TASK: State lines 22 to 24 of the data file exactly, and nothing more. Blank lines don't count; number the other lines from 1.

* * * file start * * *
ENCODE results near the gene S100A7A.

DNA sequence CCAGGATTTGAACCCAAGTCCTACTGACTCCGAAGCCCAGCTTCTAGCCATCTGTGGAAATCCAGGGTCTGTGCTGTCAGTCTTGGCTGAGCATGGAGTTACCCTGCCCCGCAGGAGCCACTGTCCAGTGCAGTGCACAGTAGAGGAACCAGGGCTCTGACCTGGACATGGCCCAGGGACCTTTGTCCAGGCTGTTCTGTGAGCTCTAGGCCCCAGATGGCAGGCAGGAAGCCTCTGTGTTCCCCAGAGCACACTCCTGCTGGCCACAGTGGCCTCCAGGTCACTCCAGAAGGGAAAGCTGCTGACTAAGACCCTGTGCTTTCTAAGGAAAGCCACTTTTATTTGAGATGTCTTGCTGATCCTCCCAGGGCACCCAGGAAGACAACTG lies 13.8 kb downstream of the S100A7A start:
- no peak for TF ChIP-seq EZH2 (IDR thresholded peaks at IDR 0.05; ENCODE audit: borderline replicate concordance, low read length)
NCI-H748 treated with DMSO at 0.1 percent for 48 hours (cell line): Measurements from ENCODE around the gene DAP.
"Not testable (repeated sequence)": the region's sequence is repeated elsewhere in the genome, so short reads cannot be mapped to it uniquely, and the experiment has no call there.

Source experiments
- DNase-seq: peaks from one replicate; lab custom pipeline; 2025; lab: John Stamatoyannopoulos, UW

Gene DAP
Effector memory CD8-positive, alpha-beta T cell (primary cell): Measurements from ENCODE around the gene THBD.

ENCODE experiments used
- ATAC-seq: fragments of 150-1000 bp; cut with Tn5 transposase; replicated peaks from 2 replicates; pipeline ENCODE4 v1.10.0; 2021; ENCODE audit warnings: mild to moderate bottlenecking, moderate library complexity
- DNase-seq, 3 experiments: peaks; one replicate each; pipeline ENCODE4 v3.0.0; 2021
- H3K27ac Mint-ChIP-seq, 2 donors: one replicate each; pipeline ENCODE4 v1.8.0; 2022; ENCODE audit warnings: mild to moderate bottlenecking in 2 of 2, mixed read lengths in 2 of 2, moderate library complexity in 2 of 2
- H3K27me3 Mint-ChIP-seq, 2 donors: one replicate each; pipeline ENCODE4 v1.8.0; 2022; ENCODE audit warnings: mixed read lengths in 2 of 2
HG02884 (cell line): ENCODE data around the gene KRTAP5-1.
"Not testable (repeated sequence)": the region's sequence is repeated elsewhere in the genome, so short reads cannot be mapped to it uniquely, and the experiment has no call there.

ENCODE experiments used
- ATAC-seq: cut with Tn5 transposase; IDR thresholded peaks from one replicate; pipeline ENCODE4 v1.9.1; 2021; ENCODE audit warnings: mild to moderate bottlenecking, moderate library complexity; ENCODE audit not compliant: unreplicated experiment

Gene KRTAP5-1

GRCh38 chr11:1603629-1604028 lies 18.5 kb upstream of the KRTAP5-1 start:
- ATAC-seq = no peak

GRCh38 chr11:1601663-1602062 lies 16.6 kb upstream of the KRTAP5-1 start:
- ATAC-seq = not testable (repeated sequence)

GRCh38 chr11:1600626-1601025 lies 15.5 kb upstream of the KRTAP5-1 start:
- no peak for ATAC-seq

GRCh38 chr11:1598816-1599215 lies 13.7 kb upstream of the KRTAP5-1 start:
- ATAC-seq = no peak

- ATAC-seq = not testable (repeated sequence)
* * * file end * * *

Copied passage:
GRCh38 chr11:1601663-1602062 lies 16.6 kb upstream of the KRTAP5-1 start:
- ATAC-seq = not testable (repeated sequence)

GRCh38 chr11:1600626-1601025 lies 15.5 kb upstream of the KRTAP5-1 start: